At long last I have gone and done it. After ten years of avoiding the issue, I am getting the house a face lift.
I actually liked the patina that the front of the place had developed over the years. My house has a pleasant, traditional design. It's a classic of its kind with a stately presence, but with the wear and tear it has endured over the years, it has blended into the street, and I like that.
I always figured that an unkempt facade provided a small measure of security, assuming that any potential house robbers would be less attracted to places that did not look well-to-do. And these old stone houses are notoriously difficult to keep fresh looking anyhow. It's easier just to relax and not fret about frequent touch ups and repairs. After all, if a house is this old, why can't it look its age? Those of us humans who are at peace with the aging process decide to take care of our health but not worry excessively about normal wrinkles, sags and graying or falling hair. Cracks, peeling paint and mold streaks add character to an old house in the tropics and can be gracefully ignored in my book, at least to a certain extent.
But things deteriorated beyond the "gracefully aging" stage. This was brought home to me not long ago when I walked out the front door one morning and found several chunks of the facade, each about the size of a large candy bar, laying where they had fallen on the sidewalk. I realized that despite my affection for the house's patina, for reasons of safety it was in need of a face lift.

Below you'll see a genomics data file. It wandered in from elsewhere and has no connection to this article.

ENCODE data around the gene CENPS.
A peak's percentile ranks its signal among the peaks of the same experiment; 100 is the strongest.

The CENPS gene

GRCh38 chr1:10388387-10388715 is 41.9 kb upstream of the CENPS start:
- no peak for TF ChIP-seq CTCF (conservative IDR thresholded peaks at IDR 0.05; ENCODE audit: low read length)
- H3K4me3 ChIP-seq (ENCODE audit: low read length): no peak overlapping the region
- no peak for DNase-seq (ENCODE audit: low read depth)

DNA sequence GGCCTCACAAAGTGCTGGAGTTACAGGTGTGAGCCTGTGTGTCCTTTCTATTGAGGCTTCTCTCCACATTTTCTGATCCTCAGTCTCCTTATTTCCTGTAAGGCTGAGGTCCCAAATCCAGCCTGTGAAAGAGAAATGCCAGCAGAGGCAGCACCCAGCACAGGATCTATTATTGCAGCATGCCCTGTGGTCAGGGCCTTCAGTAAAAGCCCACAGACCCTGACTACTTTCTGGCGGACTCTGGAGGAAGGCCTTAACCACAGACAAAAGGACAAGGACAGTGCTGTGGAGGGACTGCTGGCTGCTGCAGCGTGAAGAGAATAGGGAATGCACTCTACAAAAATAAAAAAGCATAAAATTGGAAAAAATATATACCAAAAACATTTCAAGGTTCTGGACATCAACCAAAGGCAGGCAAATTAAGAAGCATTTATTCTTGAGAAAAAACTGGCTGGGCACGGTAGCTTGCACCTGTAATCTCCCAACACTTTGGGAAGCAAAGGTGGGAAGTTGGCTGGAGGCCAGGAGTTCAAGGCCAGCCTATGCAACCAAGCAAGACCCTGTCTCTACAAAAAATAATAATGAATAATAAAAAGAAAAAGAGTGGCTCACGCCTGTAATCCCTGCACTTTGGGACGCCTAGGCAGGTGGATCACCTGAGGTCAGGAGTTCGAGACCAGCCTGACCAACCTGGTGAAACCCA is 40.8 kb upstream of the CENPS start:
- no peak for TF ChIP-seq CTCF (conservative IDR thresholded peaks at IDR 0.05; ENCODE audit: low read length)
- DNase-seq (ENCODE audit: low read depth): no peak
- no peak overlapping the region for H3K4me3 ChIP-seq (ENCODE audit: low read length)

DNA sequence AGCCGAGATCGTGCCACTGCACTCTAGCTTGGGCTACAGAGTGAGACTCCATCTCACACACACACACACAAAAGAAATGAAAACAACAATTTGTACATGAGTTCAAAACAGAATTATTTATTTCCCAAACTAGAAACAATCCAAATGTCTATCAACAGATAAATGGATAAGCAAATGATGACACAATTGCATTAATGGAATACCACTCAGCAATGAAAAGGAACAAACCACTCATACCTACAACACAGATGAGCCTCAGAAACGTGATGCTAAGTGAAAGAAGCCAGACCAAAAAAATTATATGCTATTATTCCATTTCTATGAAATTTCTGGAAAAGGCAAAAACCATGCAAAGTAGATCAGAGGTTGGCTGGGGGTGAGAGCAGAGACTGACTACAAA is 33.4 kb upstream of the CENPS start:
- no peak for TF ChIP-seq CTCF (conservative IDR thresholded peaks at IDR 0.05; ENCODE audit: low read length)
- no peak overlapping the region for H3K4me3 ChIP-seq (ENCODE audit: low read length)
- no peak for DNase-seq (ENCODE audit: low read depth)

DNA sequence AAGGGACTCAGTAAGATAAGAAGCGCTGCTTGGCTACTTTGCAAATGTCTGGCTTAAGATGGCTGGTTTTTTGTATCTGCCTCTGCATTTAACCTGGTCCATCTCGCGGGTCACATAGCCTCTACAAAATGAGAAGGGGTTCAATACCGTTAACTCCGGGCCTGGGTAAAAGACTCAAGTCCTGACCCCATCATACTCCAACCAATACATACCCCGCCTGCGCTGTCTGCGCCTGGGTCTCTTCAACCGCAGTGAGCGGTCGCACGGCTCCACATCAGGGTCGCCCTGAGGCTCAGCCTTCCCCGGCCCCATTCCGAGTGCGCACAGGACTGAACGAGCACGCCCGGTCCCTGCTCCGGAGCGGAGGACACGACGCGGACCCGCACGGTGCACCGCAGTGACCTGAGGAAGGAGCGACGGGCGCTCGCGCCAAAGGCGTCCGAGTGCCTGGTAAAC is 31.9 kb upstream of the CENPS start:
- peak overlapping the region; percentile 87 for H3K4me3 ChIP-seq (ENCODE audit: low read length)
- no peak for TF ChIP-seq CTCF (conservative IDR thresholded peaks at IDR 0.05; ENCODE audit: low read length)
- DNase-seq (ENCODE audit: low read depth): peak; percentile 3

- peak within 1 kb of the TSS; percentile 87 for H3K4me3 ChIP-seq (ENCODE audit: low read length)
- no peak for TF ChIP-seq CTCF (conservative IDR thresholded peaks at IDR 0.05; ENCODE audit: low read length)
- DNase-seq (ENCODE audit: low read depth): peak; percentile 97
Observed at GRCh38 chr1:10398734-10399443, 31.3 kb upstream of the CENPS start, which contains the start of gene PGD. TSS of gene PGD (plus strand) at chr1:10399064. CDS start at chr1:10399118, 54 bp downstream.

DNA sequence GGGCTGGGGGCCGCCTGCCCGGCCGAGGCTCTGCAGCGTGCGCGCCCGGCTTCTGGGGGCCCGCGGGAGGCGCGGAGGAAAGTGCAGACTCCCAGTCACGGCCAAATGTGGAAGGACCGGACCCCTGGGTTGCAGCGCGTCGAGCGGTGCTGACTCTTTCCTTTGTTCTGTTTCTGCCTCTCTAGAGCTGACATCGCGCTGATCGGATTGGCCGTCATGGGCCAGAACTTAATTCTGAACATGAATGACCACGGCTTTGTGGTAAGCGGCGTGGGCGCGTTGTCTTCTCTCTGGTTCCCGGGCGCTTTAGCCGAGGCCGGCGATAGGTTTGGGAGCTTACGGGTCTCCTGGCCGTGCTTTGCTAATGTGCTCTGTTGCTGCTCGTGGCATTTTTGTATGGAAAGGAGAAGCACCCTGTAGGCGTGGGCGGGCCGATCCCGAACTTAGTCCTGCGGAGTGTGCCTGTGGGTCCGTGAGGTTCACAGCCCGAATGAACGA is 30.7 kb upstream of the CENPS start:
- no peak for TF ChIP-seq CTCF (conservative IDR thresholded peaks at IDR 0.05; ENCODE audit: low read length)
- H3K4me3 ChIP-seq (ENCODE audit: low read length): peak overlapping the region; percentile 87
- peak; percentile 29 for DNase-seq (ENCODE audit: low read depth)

Actually, for years neighbors had been asking me why I didn't redo my house. "I thought gringos liked things nice and new," one said. A number of buildings on the block have been redone and freshly painted over the past couple of years, and in its scruffiness my place was beginning to stand out from the rest.
The city has a program to preserve and restore the city's architectural heritage, officially called, "Programa de Rescate de Fachadas del Ayuntamiento de Mérida." Literally that means, Facade Recovery Program of the City of Mérida. The program employs a squadron of skilled artisans who repair and carefully reproduce deteriorating facades of historic buildings in the city. The work is done free of cost. All a building owner has to do is get on the list, wait for the work to be scheduled, sign a contract, and provide needed materials. It's very organized. A detailed budget of materials and their costs is delivered beforehand and the contract describing the building owner and city's responsibilities during the project is explained in detail.
That's a pretty good deal, and the quality of the work is top notch. Construction makes a bit of a mess of the house, but will be worthwhile in the end. The historic facade will be renewed and ready to accumulate another few decades of patina before it needs serious attention again. I was a bit tired of living with the pink prior owners had painted the place years ago anyhow, so now I can make a change. And more important, no innocent passerby is going to get clobbered in the head by a falling chunk of my house.